Based on this initiative, in 1992, the university reviewed its academic programmes and curricula (Leonida 2004).   Donatella Lorch(1993) also states that since it reopened, the turnout had been impressive. In 1992,  there were 14,000 applicants for about 1,600 places in the freshman class (http://www.nytimes.com/1993/04/27/world/new-eritrea-restores-life-to-a-campus.html 

Some achievements of the UOA 10 year strategic plan

In 1995 the university set up a 10-year strategic plan which aimed to rebuild the University of Asmara. To implement this strategic plan the university sent many its staff to pursue postgraduate studies  in different institutions, some  in USA, Europe, Australia, South Africa, through various links and assistantship programmes[.

Many of its staff who went for postgraduate studies returned to the country and contributed to the university’s teaching and research.  The UoA, in earlier times had also produced brilliant students who later went on in further education. Additionally  from the academic year 1992/1993 until the academic year 2002/2003, the number of students enrolled in day classes grew as can be seen from the table below.

Students' Enrolment in University of Asmara














































































































































































University of Asmara - Graduates of 1997 this videodedicate to Dr Fissha Ha

To some extent the university succeeded in achieving its mission by  increasing the number of academic staff by allowing educated Eritreans in the diaspora to join the University and also by  hiring new staff, giving opportunity to its staff to pursue post graduate study etc.  As a result, of the 210 faculty members teaching at the university, 90 held PhDs. Of these 90,  38 (42%) were Eritreans whereas in 1991, only 8 (12.9%) of 62 faculty members held doctorates.

Furthermore the preliminary needs assessment which was conducted in 1995 indicated that there was a need for up to 1,000 persons trained at the Master’s level.  Based on this recommendation in September 2004, the School of Graduate Studies took its first intake of 35 students in six fields of study: Agronomy, Horticulture, Applied Soil Science, Sustainable Livestock Production, Development Economics, and Organic Chemistry Of these. 27 graduated at the end of  2005/06 academic year.[source https://mpra.ub.uni-muenchen.de/11160/1/MPRA_paper_11160.pdf]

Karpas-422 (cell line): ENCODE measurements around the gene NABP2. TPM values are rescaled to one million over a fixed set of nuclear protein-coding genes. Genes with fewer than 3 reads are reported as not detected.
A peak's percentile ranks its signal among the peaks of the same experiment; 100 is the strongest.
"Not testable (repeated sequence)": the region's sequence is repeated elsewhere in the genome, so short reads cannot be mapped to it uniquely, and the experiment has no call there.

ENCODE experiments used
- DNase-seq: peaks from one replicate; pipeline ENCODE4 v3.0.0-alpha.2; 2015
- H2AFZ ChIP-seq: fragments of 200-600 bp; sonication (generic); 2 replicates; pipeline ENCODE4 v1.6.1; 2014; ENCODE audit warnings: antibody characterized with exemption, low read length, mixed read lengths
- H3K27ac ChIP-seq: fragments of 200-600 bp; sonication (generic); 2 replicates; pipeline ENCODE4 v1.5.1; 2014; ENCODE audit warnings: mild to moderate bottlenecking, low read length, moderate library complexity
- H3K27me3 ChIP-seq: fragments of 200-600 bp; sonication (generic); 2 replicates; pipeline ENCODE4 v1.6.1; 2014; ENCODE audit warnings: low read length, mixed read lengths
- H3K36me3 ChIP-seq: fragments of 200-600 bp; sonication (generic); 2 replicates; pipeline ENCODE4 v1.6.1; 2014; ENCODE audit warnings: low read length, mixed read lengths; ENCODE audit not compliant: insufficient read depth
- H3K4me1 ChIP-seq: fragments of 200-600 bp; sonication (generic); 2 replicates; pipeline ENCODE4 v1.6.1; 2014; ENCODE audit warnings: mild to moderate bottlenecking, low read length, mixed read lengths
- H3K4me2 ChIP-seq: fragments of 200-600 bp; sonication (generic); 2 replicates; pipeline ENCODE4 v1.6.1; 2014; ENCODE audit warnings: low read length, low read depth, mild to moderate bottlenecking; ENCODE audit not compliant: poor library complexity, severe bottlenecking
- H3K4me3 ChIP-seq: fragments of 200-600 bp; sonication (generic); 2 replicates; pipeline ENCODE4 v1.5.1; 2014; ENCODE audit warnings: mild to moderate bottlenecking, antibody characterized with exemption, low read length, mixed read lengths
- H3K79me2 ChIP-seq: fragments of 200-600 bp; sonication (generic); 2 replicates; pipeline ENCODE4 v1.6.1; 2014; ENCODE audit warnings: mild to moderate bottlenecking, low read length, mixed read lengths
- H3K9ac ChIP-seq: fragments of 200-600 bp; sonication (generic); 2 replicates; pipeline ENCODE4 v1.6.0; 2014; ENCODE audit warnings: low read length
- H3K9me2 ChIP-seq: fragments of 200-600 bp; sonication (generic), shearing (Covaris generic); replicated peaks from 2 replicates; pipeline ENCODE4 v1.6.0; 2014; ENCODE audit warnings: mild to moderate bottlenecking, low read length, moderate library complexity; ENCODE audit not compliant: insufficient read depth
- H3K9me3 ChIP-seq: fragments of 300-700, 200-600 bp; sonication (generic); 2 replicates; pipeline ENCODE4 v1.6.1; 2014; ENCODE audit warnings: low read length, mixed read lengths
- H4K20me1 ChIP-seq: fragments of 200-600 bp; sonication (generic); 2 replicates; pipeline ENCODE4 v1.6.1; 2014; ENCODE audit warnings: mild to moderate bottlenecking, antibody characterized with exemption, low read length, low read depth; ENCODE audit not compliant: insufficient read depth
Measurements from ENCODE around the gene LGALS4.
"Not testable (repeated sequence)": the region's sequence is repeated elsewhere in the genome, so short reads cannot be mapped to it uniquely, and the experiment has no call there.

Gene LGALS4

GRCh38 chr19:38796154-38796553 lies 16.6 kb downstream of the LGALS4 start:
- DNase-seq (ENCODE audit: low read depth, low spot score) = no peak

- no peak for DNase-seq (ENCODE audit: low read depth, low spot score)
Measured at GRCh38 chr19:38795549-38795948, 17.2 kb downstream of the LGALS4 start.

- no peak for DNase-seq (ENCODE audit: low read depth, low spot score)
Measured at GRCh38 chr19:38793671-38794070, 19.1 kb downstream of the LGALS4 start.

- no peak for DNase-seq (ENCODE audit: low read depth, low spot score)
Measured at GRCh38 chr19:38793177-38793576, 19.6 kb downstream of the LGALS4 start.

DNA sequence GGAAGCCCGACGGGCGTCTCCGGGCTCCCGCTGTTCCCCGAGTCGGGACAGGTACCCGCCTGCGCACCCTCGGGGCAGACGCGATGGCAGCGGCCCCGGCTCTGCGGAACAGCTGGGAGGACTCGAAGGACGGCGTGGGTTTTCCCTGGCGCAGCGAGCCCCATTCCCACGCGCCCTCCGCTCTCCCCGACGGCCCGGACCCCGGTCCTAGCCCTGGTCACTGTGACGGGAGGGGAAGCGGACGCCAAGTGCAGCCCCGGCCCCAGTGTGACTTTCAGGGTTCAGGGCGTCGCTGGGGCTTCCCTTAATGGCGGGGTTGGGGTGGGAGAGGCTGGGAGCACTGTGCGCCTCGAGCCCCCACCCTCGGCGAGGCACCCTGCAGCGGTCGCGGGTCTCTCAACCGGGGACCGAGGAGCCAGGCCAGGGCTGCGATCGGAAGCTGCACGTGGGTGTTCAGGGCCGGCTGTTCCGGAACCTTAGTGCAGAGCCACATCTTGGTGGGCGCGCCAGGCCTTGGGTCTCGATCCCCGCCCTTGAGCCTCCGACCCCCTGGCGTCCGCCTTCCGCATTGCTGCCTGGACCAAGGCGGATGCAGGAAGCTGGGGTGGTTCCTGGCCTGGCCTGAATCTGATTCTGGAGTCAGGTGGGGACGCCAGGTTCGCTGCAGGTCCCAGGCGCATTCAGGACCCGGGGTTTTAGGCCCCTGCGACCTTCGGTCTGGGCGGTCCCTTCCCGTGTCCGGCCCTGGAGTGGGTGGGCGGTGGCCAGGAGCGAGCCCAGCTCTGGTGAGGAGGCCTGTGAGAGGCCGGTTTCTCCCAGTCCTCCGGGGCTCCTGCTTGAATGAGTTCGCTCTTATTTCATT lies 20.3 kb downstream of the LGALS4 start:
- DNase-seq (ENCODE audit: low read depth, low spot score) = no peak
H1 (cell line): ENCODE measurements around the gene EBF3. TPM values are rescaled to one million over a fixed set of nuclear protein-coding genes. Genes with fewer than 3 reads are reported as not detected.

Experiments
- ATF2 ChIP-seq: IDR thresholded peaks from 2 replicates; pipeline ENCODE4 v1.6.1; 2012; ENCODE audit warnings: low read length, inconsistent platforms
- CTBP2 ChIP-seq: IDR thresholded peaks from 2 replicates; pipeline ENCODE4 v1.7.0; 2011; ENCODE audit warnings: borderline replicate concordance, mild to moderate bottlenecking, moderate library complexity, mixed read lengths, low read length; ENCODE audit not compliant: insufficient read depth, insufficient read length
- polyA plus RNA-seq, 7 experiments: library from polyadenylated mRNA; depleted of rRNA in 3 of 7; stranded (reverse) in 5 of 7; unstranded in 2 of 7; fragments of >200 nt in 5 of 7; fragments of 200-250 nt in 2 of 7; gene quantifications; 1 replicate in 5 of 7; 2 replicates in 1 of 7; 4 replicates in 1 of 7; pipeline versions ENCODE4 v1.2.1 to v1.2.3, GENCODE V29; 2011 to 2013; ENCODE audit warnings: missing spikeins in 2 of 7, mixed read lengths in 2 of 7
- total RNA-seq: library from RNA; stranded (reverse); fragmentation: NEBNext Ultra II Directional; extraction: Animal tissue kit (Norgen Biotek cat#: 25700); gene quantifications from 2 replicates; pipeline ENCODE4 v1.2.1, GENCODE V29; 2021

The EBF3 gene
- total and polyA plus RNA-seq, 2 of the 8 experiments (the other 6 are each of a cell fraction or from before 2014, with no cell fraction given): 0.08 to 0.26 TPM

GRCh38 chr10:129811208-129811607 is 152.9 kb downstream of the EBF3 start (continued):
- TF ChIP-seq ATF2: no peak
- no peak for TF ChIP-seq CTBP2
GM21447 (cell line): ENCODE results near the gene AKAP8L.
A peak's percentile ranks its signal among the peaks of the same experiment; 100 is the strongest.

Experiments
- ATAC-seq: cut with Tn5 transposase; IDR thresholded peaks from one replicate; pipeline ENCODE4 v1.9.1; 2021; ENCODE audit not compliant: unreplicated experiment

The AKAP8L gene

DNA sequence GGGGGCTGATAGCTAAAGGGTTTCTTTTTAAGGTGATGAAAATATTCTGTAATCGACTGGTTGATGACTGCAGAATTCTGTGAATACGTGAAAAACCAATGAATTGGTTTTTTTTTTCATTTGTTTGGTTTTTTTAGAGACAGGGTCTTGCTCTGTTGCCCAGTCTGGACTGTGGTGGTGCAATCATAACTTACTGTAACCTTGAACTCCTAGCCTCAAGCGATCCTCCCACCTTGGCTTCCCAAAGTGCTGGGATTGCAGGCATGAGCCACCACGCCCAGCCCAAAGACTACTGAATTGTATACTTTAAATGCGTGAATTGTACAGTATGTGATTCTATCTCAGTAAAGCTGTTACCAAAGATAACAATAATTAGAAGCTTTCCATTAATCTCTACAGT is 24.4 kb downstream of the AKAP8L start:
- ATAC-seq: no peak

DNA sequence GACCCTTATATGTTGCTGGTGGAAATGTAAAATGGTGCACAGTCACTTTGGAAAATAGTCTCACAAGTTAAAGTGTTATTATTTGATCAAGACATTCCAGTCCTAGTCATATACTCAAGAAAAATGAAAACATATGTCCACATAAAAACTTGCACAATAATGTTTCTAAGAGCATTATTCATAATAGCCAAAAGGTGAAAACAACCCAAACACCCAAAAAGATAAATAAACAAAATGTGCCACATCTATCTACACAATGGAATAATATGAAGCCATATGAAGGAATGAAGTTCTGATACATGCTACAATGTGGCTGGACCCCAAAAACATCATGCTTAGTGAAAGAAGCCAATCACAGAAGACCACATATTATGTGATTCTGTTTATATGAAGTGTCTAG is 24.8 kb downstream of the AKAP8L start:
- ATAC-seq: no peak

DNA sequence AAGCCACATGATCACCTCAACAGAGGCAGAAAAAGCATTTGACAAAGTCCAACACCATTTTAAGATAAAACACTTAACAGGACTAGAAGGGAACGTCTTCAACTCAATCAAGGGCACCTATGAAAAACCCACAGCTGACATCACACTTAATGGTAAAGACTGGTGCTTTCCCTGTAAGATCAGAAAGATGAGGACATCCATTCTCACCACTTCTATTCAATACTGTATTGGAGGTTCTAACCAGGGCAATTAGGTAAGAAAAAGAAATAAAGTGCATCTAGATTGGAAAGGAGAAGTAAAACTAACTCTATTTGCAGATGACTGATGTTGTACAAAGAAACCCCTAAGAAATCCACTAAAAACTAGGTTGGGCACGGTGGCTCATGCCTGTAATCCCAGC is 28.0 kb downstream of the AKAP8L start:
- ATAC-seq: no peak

[https://www.degruyter.com/downloadpdf/j/ci.2001.23.issue-4/ci.2001.23.4.97/ci.2001.23.4.97.xml [chemistry education]https://www.scribd.com/doc/30380227/University-of-Asmara-Graduation-July-1996]]

On July 2006, when the last batch (the 36th  batch)  of the UOA graduated there were  27 Masters Degree student who attended at the university on correspondence courses with Stony Brook University in the United States and a South African university.
Between 1993 and 2006 the UOA  not only  achieved great success by  increasing  the number of students enrolled in Masters Degree, Degree, Diploma and certificate programmes but also produced thousands of responsible and hardworking students, for teaching  in secondary and tertiary education, participating  in research, and producing a workforce for  various government departments, etc.

Regarding this (Rena (2007) states that since 1992, the UoA has supplied a workforce of about 9000 graduates, of whom more than half are graduates at the Bachelor level. The University remained committed to producing medium and high-level manpower that shared the supreme ideal of working in a spirit of commitment, understanding, and cooperation towards the common purpose of better serving the nation. https://mpra.ub.uni-muenchen.de/11160/1/MPRA_paper_11160.pdf)

During  those years the university  also  became a major force for national development and progress through working on  interdisciplinary research programmes in various projects such as the Eritrean Medicinal Plants Project,  the Materials  Science Project  etc.,  and introducing  a Student National Service Programme whereby students spent one academic year before graduation in providing services to the local community ;https://www.iupac.org/publications/ci/2001/july/eritrea2.html
The University  also contributed  to the nation’s skilled manpower pool with 2,821 baccalaureate degree, diploma, certificate holders. Over 1200 civil servants attended an  intensive 8 weeks of training at the management institute.
Despite such contributions to development, the UOA was closed by the government in 2006. This raises the question: What was the motivation for the Eritrean government in closing the university of Asmara in 2006?

A brief timeline of the demise of Asmara University

A brief timeline of Asmara University’s demise [

After the Algeria ceasefire agreement between Eritrea and Ethiopia, the Eritrea National Assembly promised to hold elections before the end of 2001 but there was no support from President Isaias Afewerki for democratization. In order to divert the attention of the Asmara University students from focusing on democratization, the government introduced a summer work programme to repair roads, plant trees and work on construction.